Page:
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How Should I Treat a Sprain?

If you've ever twisted an ankle on uneven ground or broken a fall with your wrist, you've most likely experienced a sprain of some degree. A sprain occurs whenever ligaments, tough membranes which attach muscles to bones, become torn or twisted.

The most likely joint to become sprained is the ankle, followed closely by the knee, elbow, shoulder and wrist. A minor sprain may not affect a person's mobility much, but a moderate to severe sprain can cause extreme pain, swelling and the inability to bear any weight on the affected joint.

To treat a sprain, many medical experts suggest using the RICE method. RICE stands for Rest, Ice, Compression and Elevation, and the treatment should be followed in that order. This is assuming the injury is truly a sprain, not a fracture. When in doubt, it may be better to stabilize the injury and transport the patient directly to a hospital for a more thorough exam. A sprain can occur at the same time as a fracture, however, so the RICE method can still be used until the injury is X-rayed.

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The first step is rest, and that means taking all possible weight off the injured joint and resting for at least 24-48 hours. If the sprain occurs in a remote area, others may have to carry the injured person in order to prevent further damage to the ligaments. Some people may feel better within a few hours of a sprain injury, but they should not attempt to bear weight on the affected area for at least a day. Rest means rest.

Swelling and bruising around the sprain can make the pain worse and slow the natural recovery process. For the first 24 hours at least, ice packs or even bags of frozen vegetables should be applied to the sprained area at least 4-5 times a day, but no longer than 20 minutes at a time. The ice should help shrink the inflammation around the sprain, which in turn should reduce the overall pain. Taking anti-inflammatory medications such as aspirin or ibuprofen may also help reduce swelling. Bromelain, an enzyme found in pineapples, is also believed by many to reduce swelling caused by a sprain.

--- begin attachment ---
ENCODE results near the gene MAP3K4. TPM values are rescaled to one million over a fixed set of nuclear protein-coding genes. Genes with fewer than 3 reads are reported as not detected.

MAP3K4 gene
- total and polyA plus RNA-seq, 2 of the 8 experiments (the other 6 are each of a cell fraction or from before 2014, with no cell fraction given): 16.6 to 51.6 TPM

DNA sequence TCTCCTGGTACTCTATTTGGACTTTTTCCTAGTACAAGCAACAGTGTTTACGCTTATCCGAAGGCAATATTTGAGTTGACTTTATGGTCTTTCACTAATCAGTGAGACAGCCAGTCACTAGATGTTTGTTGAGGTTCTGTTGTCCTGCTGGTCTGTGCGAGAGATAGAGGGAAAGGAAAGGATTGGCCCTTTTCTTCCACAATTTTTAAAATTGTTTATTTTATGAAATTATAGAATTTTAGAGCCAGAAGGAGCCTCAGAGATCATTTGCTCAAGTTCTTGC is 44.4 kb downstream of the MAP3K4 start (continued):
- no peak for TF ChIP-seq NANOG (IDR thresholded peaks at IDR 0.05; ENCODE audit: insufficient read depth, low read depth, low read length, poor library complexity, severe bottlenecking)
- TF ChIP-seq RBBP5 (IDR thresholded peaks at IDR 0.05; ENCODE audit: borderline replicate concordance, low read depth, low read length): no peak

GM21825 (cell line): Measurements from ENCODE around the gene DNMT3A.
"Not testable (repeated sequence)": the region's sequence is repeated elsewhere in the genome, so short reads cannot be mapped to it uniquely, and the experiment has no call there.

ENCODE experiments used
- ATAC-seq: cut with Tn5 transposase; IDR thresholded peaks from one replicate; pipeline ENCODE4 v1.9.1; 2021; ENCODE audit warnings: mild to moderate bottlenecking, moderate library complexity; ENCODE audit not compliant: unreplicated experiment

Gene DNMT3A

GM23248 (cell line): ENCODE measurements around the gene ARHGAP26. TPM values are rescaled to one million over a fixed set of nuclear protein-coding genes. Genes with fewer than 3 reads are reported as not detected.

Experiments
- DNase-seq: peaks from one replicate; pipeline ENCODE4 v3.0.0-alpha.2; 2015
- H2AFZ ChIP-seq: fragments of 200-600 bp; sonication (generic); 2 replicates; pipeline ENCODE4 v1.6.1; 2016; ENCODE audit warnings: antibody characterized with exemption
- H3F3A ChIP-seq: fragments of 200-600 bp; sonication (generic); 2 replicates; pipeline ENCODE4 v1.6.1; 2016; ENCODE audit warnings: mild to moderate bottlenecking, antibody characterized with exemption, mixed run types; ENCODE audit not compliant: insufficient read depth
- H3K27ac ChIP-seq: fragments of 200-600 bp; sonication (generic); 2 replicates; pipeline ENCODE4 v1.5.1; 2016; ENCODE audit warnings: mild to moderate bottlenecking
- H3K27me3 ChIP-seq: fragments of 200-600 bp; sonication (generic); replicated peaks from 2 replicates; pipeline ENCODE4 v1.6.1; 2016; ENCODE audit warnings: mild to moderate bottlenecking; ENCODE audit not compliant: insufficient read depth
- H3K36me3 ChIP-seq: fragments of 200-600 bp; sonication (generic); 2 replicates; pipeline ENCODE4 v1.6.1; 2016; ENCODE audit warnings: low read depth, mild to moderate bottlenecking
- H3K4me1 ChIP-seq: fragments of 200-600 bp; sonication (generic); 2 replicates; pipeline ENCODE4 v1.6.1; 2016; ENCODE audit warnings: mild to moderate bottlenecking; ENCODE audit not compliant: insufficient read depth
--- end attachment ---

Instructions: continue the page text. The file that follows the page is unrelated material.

Once the initial pain and swelling has been addressed with rest, ice and medication, the next step is compression. An elastic bandage or sports tape can be wrapped snugly around the injured joint to provide some stability and compression. The bandage should never be wrapped so tightly that natural circulation becomes restricted, however. The compression from an elastic bandage should force the swelling down considerably, but the bandages should be unwrapped periodically to allow the skin around the area to breathe.

The final step is to elevate the sprained area if at all possible. By keeping the injured joint above the level of the patient's heart, additional fluids should not be able to pool around the site and increase swelling. Again, use good judgment when elevating an injury. The point is only to raise the injury above heart level, not to force the patient into an uncomfortable or blood-draining position. Remember, elevation does not mean traction.

If the sprain does not improve by itself within a few days, it may be necessary to transport the patient to a medical facility for more tests and possibly rehabilitation. A physical therapist may develop an at-home regimen to follow in order to strengthen the affected joint and improve mobility.

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anon21228
Post 1

I have broken many bones and (this will sound cocky but) each time I didn't cry or anything but I was recently fooling around while making a video and I fell backward onto my wrist. It hurt immediately and I THINK it's just a sprain but am not sure. It doesn't hurt to touch it but it hurts to use it. By any chance would you be able to confirm or dispute the "sprain theory"? Please and thank you!

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